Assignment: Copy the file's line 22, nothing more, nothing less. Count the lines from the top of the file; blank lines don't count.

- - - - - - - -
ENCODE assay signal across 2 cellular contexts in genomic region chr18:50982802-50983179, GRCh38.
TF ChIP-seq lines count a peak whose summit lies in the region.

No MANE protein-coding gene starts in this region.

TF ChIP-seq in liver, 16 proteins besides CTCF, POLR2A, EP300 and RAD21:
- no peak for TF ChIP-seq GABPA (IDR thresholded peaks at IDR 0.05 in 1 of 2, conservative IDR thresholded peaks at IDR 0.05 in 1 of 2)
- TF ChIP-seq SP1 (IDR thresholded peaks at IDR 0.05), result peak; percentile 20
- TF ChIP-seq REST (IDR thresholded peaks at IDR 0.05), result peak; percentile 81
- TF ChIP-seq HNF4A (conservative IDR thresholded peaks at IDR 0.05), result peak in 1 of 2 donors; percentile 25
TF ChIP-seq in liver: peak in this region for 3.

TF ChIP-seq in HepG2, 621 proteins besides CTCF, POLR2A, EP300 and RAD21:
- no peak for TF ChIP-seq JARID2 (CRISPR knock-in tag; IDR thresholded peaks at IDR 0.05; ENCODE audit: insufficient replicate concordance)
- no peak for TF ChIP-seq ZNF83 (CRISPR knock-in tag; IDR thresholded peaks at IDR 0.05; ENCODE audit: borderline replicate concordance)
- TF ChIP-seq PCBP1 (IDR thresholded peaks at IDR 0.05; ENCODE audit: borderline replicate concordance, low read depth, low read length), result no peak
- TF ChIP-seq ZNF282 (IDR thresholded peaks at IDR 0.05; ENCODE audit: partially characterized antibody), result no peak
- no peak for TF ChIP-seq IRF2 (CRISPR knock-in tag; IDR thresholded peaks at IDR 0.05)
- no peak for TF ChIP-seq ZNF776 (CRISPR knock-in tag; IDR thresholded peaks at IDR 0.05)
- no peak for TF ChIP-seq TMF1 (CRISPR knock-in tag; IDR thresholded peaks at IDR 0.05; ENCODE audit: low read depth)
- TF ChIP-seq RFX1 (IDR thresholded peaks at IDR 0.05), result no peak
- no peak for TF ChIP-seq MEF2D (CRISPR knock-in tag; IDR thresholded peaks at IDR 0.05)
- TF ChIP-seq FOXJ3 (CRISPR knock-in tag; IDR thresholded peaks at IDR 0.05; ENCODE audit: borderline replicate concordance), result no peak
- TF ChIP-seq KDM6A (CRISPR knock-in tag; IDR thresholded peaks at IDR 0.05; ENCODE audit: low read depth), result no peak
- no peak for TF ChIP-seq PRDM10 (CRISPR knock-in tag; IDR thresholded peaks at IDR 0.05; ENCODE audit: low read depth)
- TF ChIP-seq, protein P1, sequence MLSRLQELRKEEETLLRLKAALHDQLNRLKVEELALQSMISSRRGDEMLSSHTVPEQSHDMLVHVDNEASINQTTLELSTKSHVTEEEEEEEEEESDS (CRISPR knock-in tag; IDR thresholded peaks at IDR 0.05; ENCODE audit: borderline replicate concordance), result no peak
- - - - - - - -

- no peak for TF ChIP-seq PRDM10 (CRISPR knock-in tag; IDR thresholded peaks at IDR 0.05; ENCODE audit: low read depth)